Today, an art changes into the youngest science.
The University of Houston's College of Engineering
presents this series about the machines that make
our civilization run, and the people whose
ingenuity created them.
Lewis Thomas went to medical
school in 1933. His father had been a doctor -- his
mother, a nurse. Midnight house calls were the
norm. As town GP, his father talked to people. He
explained more illnesses than he cured -- illnesses
like heart failure, tuberculosis, and tertiary
You could ease a failing heart with digitalis, if
you were careful. You might try collapsing a
tubercular lung. You could only stand watch over
advanced syphilis. You couldn't cure any of those
diseases. Doctors spent much of their lives
standing watch and explaining to people how they
were condemned to die.
That's the life Thomas chose to follow. He studied
the late-19th-century medicine of Osler. He learned
to comfort the incurable. But all that was about to
be swept away in a new whirlwind.
One storm warning for Thomas was a doctor named
George Minot in the hospital where he interned. In
1921 Minot had developed severe diabetes -- one
more hopeless disease. That was the same year two
young doctors in Canada isolated insulin. They won
a Nobel prize, and Minot's life was one of the
first they saved.
Four years later, Minot also did something to win a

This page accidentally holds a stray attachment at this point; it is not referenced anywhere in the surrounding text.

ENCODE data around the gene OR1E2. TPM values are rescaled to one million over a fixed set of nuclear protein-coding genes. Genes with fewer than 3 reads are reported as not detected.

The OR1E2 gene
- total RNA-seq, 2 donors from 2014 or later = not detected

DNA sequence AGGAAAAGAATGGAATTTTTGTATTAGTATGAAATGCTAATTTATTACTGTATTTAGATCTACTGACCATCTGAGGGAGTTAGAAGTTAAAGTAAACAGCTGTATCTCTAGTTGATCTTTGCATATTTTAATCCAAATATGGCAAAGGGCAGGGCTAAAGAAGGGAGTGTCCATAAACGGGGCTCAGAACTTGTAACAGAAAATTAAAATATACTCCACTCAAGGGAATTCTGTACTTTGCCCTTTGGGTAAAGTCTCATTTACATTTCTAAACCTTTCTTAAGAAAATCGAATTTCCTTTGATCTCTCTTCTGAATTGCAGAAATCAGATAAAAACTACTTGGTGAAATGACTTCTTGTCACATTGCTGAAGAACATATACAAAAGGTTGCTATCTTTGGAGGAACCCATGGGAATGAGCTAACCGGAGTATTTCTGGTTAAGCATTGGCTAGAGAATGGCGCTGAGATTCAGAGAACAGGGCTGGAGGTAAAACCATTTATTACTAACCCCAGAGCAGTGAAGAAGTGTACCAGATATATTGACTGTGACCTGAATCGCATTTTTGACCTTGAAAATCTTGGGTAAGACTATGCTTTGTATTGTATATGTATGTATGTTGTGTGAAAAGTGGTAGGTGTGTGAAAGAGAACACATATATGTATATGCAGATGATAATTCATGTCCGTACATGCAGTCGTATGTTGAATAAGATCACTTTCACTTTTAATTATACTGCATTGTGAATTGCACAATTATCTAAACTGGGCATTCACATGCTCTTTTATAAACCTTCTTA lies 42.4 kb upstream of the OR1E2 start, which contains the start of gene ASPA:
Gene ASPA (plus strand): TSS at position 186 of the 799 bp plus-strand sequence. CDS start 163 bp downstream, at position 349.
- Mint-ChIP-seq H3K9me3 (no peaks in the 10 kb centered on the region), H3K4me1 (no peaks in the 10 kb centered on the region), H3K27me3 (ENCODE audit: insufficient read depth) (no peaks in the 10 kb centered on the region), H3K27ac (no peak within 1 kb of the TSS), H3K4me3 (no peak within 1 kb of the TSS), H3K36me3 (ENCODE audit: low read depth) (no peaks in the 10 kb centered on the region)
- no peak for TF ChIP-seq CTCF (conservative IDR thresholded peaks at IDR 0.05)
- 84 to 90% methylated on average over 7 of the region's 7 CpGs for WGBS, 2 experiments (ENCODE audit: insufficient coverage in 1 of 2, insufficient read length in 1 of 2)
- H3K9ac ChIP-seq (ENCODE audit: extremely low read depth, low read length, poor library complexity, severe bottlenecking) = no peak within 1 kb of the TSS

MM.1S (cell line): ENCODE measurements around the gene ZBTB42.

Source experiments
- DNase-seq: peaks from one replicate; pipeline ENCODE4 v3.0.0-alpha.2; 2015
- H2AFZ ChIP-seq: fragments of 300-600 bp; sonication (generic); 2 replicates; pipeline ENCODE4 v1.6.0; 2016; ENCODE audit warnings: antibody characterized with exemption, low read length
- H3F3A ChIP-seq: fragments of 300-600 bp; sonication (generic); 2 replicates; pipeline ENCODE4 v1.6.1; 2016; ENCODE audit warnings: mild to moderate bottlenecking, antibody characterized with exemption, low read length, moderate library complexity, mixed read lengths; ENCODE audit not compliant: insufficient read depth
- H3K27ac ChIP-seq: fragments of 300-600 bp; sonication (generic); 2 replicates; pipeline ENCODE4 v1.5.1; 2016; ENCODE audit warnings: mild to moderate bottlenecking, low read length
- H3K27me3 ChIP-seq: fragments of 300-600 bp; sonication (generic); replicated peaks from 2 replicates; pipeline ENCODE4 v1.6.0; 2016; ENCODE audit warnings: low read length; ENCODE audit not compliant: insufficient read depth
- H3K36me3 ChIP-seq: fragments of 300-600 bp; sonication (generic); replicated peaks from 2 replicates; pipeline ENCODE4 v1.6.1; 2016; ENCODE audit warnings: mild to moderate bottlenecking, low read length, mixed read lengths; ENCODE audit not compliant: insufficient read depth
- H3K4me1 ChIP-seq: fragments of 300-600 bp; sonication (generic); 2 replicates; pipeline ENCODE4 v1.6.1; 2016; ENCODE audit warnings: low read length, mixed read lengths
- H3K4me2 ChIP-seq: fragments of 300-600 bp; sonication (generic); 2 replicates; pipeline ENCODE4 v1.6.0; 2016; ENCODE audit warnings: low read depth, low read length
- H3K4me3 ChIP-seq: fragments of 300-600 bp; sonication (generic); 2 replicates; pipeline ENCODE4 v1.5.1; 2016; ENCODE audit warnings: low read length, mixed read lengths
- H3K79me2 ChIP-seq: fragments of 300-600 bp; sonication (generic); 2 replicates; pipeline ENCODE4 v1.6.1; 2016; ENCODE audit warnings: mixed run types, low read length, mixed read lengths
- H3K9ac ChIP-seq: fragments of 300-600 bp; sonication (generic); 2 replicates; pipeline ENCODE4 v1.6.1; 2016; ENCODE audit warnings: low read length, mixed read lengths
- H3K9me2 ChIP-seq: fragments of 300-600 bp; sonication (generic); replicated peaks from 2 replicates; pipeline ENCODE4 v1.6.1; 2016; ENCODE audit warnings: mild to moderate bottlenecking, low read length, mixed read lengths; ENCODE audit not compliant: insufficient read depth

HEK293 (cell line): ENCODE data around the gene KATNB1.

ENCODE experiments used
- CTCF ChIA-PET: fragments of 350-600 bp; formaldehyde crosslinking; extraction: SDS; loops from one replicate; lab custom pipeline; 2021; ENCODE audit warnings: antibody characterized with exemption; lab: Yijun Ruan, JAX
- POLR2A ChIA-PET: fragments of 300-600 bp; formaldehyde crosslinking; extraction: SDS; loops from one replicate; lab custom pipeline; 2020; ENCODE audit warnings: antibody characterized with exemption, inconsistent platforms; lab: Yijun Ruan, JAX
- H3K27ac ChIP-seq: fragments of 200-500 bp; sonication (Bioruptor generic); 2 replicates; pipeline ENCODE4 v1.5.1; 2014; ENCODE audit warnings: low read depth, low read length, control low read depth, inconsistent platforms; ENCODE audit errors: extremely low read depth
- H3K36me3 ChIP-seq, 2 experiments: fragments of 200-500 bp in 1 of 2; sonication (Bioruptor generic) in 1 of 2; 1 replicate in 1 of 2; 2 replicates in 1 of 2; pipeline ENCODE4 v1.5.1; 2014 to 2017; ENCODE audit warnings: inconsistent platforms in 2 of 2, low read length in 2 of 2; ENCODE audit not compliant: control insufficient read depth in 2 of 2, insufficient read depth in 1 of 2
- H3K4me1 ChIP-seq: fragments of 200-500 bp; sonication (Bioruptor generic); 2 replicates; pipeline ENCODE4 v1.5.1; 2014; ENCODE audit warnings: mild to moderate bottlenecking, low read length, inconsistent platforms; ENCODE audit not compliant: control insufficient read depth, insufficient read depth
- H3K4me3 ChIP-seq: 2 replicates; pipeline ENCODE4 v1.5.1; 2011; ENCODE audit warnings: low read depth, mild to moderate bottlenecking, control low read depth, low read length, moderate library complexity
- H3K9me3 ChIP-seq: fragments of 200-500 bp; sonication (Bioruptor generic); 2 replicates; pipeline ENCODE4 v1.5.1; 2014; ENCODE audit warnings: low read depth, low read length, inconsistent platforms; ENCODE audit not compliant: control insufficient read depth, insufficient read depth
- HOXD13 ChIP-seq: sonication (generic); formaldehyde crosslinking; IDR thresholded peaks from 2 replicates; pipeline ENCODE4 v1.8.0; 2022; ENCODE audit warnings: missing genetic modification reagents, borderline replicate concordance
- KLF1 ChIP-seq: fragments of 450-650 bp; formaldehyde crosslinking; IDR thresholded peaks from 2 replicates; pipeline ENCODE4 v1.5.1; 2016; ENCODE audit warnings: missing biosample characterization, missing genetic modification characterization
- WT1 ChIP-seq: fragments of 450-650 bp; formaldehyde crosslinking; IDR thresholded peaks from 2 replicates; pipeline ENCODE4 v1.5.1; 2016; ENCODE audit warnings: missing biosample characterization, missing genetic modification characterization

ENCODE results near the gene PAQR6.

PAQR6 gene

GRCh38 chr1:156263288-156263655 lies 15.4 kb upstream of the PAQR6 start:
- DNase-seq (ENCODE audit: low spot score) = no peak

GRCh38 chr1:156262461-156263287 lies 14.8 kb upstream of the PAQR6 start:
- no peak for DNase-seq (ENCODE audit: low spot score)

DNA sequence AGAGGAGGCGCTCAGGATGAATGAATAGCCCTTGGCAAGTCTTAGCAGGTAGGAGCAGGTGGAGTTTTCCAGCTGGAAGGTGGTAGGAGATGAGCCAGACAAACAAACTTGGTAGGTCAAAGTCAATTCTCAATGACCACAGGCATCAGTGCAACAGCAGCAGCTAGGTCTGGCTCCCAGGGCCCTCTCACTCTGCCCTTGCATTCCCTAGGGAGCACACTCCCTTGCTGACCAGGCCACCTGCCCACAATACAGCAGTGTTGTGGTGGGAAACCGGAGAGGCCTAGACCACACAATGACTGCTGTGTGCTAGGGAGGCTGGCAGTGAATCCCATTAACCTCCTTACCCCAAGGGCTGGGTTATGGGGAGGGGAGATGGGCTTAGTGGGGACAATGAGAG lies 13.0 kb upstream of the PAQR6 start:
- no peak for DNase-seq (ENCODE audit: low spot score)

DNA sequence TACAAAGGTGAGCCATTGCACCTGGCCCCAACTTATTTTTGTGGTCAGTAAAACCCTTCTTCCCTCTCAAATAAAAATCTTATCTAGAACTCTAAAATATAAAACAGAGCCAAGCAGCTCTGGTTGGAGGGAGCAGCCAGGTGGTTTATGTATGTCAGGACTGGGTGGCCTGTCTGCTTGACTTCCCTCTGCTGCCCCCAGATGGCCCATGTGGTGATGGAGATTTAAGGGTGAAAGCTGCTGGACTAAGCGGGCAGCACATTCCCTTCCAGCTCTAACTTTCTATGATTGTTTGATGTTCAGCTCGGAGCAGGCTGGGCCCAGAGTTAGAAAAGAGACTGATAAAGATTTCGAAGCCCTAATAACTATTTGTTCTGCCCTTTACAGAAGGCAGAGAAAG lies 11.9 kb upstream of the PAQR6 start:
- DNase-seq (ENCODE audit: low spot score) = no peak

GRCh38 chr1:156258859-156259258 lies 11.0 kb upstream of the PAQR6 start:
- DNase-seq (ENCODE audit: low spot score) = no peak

Nobel Prize. He found that another incurable ill,
pernicious anemia, could be cured after all, with
liver extract. Liver, we later learned, supplied a
nutrient called vitamin B-12.
So, while Thomas interned, we learned to cure
incurable diseases. And those new hi-tech miracles
soon lived a life of their own. Tuberculosis
yielded too easily to antibiotics. We didn't notice
until too late that we'd bred virulent new strains
We've almost wiped out syphilis, but how? By
blindly overdosing flu victims with penicillin!
Surgery offers a vast, if detached, arsenal against
heart failure. Thomas began tracing his father's
footsteps, then found himself on another road
So he titles his autobiographical account of modern
medicine, The Youngest Science. For
medicine did turn into modern technology and
science while he was in medical school. Still, he
remembers how his father touched patients and
talked to them.
The sick need that as badly as medicine. They need
to be touched. They need people who can tell them
what they're afraid to hear. We've lost more than
house calls, Thomas says. The miraculous new
machinery of healing has truly given hope where
there once was no hope. But the healers have also
let high technology become a barricade against the
For two generations, physicians forgot how to be
with their patients. The break has been too long --
too complete -- Thomas thinks. Now medicine is busy
relearning his father's forgotten skills, but from
the beginning -- a little like children first
learning to speak.
I'm John Lienhard, at the University of Houston,
where we're interested in the way inventive minds